CD Review by Marilyn Lester . . .

Recording artist Mandy Barnett is nothing if not versatile. She can belt out Broadway and pop, drop comfortably into country, wherein lie her roots, and, most of all, carry a torch with finesse and authority. Barnett’s latest studio album Every Star Above (Melody Place/BMG) beautifully explores the Great American Songbook—with strings. The CD is also steeped in noir with touches of jazz, courtesy of the late legendary jazz arranger, Sammy Nestico, who passed this January at age 96.

What Nestico sought in Every Star Above was the feel of the 1958 Billie Holiday album, Lady in Satin, an important release then (and now). It was a body of work that influenced Barnett as a young vocalist, especially in her pursuit of torch singing. Lady in Satin featured the legendary jazz singer with a symphony orchestra—a bold and ultimately successful move. The collaboration of Nestico and Barnett to replicate that circumstance and sound has produced a certified winner. The lushness of the symphonic arrangements emerges immediately in the opener, “But Beautiful” (Jimmy Van Heusen/Johnny Burke). With Barnett’s command of her role as a strong vocalist in such a setting, the orchestral ethos of the Holiday album carries through with perfection, with hints of Holiday through the lens of Barnett especially emerging in “You’ve Changed” (Carl Fischer/Bill Carey).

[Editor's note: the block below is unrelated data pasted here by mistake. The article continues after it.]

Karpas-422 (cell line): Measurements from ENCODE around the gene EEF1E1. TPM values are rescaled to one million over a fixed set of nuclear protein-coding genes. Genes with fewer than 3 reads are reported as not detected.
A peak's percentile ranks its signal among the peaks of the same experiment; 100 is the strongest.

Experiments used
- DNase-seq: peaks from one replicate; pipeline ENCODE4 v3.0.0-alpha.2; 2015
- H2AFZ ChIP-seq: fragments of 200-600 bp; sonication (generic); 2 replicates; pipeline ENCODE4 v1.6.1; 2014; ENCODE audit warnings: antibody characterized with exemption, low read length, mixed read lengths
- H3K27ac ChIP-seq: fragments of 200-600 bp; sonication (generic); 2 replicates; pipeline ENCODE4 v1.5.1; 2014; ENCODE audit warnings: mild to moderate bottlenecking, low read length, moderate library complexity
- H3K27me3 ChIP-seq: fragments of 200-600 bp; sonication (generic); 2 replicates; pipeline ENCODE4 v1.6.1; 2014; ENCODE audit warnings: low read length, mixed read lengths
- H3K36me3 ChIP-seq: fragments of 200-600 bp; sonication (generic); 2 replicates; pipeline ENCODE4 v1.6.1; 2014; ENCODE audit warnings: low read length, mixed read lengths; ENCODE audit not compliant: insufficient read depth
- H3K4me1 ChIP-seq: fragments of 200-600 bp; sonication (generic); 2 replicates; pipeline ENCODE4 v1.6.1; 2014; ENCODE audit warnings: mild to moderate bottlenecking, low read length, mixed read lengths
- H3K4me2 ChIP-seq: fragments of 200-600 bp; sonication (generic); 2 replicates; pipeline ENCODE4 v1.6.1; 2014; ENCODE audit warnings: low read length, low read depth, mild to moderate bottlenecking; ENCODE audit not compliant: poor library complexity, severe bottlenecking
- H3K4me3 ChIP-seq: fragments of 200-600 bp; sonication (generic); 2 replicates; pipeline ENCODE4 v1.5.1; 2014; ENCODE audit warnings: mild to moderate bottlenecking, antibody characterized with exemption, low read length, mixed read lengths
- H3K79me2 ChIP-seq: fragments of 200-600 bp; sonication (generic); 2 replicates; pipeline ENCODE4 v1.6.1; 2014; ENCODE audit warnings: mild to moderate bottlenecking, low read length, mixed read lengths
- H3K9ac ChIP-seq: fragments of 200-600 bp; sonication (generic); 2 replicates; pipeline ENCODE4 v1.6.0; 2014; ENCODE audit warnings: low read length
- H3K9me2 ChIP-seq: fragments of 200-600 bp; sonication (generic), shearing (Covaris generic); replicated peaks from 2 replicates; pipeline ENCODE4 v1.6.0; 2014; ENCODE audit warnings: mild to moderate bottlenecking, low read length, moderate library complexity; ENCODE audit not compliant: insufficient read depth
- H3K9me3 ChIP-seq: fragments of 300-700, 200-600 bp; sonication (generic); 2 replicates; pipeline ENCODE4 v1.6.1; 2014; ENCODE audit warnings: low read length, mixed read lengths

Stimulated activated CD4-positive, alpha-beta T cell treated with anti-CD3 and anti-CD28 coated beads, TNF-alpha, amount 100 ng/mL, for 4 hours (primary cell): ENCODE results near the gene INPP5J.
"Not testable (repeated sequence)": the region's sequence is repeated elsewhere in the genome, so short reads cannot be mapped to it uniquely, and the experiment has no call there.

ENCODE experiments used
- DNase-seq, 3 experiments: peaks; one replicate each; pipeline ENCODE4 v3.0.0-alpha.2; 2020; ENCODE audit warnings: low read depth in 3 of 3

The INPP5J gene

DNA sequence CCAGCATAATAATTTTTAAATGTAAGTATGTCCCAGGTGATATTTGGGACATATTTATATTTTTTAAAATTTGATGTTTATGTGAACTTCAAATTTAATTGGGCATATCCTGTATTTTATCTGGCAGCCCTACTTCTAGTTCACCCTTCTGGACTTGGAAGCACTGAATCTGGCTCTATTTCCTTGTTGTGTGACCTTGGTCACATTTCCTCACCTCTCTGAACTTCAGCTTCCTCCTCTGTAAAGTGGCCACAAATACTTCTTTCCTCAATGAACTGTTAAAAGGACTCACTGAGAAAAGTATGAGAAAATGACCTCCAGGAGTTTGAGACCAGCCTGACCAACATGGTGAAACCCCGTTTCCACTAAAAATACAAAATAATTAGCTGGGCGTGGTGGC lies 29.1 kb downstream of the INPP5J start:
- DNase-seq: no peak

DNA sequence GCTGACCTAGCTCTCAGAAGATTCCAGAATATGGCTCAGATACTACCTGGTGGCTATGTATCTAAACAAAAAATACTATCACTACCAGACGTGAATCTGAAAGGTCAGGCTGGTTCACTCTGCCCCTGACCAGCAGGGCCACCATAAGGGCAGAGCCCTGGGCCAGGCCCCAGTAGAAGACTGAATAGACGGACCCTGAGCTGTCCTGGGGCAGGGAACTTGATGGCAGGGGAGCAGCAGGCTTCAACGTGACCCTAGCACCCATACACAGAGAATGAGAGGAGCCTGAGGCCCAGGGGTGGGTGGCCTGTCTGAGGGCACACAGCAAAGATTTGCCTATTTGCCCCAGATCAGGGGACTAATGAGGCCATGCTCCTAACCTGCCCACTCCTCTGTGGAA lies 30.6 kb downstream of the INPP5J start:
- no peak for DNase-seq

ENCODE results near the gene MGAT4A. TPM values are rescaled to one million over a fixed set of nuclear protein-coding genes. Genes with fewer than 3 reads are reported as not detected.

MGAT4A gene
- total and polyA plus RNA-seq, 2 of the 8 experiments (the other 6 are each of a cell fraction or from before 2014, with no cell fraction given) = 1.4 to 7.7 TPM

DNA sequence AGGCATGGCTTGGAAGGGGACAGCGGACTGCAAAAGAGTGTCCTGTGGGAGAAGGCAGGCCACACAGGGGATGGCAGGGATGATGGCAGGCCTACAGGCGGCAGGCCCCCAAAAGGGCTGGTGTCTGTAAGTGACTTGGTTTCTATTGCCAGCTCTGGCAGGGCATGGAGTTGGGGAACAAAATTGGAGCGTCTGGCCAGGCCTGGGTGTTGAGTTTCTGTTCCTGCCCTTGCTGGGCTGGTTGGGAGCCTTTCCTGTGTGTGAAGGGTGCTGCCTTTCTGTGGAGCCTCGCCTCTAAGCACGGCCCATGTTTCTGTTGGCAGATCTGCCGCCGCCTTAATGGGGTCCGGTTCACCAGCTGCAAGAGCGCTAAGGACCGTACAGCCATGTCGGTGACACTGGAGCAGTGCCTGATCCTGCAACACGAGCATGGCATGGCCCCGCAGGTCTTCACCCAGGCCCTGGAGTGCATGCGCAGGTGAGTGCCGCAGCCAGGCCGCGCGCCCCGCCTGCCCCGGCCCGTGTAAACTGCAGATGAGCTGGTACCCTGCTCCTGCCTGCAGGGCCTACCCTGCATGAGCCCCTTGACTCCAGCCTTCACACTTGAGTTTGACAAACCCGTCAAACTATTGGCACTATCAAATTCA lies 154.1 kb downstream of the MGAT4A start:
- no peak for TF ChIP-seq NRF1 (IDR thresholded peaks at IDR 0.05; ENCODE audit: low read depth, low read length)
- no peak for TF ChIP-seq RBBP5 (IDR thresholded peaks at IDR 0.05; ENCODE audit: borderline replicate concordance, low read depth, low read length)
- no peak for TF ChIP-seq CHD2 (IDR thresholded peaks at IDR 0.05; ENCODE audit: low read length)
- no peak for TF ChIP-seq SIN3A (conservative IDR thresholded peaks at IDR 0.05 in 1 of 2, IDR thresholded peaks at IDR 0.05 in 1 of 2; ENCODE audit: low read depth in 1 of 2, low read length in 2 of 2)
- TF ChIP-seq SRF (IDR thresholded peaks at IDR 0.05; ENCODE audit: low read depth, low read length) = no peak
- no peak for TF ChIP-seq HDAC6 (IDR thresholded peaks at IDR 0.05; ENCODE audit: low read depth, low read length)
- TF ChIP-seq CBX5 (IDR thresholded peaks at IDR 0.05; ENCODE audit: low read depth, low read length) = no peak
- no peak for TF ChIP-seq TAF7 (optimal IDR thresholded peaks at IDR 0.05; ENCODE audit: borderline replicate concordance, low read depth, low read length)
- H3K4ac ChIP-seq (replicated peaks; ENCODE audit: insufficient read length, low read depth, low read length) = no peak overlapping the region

The singer’s keen interpretive ability is especially front and center on “Glad To Be Unhappy”(Richard Rodgers/Lorenz Hart), with Barnett hitting just the right balance of emotions, perfectly capturing the irony of the lyric. Likewise, “I Get Along Without You Very Well (Hoagy Carmichael) also capitalizes on the emotive, aching irony of love gone wrong. A particular highlight of Every Star Above is “You Don’t Know What Love Is” (Gene De Paul/Don Raye). It’s a challenging song, but Barnett aces the tempo changes and demanding phrasing with confidence and ease, and nuanced dynamics. Sammy Nestico can rest proud of his last work as an arranger. In Barnett he’s found a singer of range and depth, whose honied vocal tone and acute musical sensibility permeate every note on this five-star album.